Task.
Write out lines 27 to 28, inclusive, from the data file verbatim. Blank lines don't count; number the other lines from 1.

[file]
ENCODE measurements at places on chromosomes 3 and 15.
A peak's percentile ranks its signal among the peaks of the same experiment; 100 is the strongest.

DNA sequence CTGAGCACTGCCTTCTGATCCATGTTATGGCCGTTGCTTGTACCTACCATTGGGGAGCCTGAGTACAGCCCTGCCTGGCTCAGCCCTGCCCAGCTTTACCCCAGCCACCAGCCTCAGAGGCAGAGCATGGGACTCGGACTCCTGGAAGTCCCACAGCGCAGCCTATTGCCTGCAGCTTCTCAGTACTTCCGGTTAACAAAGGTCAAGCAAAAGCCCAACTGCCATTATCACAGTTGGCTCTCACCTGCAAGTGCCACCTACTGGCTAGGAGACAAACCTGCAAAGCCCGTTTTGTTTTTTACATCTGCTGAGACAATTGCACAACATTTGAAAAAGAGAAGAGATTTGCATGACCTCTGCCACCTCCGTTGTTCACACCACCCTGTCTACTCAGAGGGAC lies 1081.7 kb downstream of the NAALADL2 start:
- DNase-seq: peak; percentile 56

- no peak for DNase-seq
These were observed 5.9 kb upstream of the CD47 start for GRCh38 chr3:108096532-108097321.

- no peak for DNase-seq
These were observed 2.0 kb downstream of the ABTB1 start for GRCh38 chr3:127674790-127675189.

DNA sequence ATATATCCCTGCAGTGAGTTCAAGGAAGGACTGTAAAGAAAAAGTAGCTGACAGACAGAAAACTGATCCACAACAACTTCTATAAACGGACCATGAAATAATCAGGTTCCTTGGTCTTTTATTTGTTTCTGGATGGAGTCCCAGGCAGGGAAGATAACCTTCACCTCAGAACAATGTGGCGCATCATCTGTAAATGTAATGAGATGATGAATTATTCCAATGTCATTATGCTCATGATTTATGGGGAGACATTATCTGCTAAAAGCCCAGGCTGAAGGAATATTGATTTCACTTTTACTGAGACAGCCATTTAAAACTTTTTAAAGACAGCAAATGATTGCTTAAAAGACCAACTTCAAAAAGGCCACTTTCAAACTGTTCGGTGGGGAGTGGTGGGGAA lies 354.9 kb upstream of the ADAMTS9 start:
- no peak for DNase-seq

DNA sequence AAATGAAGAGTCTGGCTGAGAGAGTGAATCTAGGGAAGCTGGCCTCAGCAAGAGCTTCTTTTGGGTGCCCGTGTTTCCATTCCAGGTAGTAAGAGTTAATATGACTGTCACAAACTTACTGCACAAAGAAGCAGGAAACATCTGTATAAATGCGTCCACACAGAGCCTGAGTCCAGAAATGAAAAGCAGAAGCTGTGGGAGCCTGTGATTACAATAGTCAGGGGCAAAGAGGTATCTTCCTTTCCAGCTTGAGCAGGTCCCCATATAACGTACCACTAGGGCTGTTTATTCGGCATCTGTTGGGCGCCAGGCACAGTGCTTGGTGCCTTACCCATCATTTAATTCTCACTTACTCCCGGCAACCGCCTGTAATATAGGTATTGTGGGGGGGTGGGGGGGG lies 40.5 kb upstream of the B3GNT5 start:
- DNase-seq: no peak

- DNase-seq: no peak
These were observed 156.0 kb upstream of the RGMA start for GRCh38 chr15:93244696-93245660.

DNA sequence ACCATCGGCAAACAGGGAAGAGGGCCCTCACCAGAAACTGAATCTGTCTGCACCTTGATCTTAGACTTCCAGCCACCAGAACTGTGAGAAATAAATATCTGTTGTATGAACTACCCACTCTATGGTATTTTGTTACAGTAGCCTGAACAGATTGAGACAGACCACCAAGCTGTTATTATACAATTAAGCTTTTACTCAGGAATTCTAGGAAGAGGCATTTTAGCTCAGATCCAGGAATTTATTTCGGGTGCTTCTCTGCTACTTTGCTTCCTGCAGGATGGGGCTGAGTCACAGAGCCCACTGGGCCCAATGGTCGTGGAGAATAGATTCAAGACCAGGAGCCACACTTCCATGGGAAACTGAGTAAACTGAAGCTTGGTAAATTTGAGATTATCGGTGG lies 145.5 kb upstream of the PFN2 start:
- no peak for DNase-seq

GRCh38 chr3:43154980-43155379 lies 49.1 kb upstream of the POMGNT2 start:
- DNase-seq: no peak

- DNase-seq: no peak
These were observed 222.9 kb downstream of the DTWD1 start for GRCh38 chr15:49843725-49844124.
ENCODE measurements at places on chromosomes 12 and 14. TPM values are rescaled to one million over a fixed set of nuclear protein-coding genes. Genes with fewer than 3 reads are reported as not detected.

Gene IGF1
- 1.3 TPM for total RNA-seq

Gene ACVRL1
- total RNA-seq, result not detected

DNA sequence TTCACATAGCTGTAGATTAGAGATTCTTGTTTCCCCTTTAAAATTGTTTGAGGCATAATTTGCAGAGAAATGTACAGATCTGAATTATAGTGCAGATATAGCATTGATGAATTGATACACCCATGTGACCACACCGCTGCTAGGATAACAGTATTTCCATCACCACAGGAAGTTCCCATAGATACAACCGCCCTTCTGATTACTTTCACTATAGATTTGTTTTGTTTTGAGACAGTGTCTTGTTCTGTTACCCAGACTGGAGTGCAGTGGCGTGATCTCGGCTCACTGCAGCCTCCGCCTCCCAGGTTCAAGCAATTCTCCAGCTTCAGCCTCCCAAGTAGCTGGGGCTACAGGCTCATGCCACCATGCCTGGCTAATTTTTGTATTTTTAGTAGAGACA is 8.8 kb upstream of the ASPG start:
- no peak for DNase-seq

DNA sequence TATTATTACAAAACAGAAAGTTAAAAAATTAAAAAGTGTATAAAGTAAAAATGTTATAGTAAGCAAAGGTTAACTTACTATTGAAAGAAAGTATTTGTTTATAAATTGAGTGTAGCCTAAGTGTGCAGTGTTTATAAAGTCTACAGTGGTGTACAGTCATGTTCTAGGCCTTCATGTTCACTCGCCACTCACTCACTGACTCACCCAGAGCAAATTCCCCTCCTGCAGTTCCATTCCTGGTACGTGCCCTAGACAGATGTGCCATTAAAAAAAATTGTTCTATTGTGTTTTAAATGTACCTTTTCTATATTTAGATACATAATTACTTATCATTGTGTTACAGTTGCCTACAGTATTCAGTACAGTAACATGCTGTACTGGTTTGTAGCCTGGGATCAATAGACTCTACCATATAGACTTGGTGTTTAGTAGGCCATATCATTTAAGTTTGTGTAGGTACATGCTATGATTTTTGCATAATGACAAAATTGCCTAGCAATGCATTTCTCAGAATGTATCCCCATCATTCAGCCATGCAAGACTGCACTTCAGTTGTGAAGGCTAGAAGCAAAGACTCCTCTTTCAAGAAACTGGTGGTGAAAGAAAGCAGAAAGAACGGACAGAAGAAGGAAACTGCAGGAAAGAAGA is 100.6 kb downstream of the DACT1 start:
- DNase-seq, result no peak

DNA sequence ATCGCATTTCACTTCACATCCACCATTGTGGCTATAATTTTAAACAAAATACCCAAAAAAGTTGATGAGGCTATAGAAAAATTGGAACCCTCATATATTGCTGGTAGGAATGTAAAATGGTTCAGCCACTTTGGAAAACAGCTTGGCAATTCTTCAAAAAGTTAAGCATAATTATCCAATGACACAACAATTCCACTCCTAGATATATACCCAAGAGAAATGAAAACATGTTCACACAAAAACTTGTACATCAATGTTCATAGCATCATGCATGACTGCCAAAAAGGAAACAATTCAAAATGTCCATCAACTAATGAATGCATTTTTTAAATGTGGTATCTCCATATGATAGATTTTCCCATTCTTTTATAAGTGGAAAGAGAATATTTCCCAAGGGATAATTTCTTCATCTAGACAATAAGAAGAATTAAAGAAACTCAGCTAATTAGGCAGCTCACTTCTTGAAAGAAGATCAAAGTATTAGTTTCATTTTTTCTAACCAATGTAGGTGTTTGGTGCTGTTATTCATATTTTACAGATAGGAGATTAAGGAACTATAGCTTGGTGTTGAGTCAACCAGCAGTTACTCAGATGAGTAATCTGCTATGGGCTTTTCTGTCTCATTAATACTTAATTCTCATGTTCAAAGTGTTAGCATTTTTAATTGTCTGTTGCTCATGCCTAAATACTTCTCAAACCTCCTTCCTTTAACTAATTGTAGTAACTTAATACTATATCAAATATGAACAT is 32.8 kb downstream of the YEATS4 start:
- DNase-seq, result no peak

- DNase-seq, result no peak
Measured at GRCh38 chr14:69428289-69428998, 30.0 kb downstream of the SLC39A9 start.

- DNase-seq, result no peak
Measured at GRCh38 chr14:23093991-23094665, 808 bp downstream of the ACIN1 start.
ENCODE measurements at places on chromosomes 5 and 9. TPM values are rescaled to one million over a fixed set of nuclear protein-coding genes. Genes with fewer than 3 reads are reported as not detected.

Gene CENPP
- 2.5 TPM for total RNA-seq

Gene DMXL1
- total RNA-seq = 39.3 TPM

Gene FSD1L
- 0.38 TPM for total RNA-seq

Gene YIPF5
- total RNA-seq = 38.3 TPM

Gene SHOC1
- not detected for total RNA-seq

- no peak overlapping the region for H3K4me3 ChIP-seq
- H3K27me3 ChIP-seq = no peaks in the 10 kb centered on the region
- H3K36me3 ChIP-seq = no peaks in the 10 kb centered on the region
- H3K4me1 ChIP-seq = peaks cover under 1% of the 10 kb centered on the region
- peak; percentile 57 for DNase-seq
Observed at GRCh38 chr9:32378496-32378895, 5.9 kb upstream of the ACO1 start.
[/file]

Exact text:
- no peak for DNase-seq

DNA sequence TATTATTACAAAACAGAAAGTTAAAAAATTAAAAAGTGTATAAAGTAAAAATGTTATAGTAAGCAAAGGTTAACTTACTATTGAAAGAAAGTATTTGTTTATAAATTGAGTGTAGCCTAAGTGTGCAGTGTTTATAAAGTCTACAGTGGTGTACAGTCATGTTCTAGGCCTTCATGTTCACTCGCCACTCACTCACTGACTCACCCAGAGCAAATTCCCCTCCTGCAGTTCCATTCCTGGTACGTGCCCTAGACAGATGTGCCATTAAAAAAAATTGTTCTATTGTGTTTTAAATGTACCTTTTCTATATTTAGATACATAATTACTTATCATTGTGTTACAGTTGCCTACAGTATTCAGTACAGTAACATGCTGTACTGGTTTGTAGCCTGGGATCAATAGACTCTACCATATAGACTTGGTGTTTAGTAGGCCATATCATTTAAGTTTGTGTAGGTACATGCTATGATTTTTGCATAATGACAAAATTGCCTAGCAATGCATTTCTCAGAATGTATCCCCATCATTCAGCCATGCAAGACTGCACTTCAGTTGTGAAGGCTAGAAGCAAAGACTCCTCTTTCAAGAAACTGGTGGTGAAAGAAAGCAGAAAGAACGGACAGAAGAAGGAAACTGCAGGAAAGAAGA is 100.6 kb downstream of the DACT1 start: